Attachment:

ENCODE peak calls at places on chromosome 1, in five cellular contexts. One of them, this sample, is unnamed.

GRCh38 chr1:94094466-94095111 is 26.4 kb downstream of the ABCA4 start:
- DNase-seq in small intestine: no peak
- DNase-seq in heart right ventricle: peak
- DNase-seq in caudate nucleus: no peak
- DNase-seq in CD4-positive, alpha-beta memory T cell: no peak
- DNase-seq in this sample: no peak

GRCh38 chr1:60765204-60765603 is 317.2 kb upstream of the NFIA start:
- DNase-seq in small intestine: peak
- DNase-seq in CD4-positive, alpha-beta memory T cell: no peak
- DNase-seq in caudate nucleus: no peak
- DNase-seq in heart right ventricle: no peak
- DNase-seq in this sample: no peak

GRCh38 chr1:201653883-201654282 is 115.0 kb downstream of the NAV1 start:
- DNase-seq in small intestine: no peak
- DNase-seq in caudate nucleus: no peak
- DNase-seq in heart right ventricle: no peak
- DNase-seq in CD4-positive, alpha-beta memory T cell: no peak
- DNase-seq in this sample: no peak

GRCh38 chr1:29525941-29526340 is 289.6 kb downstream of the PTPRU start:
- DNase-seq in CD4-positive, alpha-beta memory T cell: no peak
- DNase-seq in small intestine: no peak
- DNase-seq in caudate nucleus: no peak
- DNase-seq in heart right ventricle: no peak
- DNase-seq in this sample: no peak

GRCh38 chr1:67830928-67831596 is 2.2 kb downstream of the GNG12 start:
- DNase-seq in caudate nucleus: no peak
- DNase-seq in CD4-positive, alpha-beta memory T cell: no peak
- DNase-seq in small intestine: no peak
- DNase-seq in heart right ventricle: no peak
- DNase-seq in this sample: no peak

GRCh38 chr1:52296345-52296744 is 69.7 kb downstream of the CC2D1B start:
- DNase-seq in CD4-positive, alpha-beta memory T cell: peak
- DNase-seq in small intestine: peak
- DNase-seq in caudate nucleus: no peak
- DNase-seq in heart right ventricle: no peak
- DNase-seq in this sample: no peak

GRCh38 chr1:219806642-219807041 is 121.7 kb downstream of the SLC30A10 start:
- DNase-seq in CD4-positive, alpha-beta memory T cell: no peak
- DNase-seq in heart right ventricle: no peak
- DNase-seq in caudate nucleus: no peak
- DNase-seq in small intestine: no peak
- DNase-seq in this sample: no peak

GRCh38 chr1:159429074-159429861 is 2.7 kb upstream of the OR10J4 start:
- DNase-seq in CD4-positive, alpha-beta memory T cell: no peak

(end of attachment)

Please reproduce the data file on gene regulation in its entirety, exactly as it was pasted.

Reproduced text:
ENCODE peak calls at places on chromosome 1, in five cellular contexts. One of them, this sample, is unnamed.

GRCh38 chr1:94094466-94095111 is 26.4 kb downstream of the ABCA4 start:
- DNase-seq in small intestine: no peak
- DNase-seq in heart right ventricle: peak
- DNase-seq in caudate nucleus: no peak
- DNase-seq in CD4-positive, alpha-beta memory T cell: no peak
- DNase-seq in this sample: no peak

GRCh38 chr1:60765204-60765603 is 317.2 kb upstream of the NFIA start:
- DNase-seq in small intestine: peak
- DNase-seq in CD4-positive, alpha-beta memory T cell: no peak
- DNase-seq in caudate nucleus: no peak
- DNase-seq in heart right ventricle: no peak
- DNase-seq in this sample: no peak

GRCh38 chr1:201653883-201654282 is 115.0 kb downstream of the NAV1 start:
- DNase-seq in small intestine: no peak
- DNase-seq in caudate nucleus: no peak
- DNase-seq in heart right ventricle: no peak
- DNase-seq in CD4-positive, alpha-beta memory T cell: no peak
- DNase-seq in this sample: no peak

GRCh38 chr1:29525941-29526340 is 289.6 kb downstream of the PTPRU start:
- DNase-seq in CD4-positive, alpha-beta memory T cell: no peak
- DNase-seq in small intestine: no peak
- DNase-seq in caudate nucleus: no peak
- DNase-seq in heart right ventricle: no peak
- DNase-seq in this sample: no peak

GRCh38 chr1:67830928-67831596 is 2.2 kb downstream of the GNG12 start:
- DNase-seq in caudate nucleus: no peak
- DNase-seq in CD4-positive, alpha-beta memory T cell: no peak
- DNase-seq in small intestine: no peak
- DNase-seq in heart right ventricle: no peak
- DNase-seq in this sample: no peak

GRCh38 chr1:52296345-52296744 is 69.7 kb downstream of the CC2D1B start:
- DNase-seq in CD4-positive, alpha-beta memory T cell: peak
- DNase-seq in small intestine: peak
- DNase-seq in caudate nucleus: no peak
- DNase-seq in heart right ventricle: no peak
- DNase-seq in this sample: no peak

GRCh38 chr1:219806642-219807041 is 121.7 kb downstream of the SLC30A10 start:
- DNase-seq in CD4-positive, alpha-beta memory T cell: no peak
- DNase-seq in heart right ventricle: no peak
- DNase-seq in caudate nucleus: no peak
- DNase-seq in small intestine: no peak
- DNase-seq in this sample: no peak

GRCh38 chr1:159429074-159429861 is 2.7 kb upstream of the OR10J4 start:
- DNase-seq in CD4-positive, alpha-beta memory T cell: no peak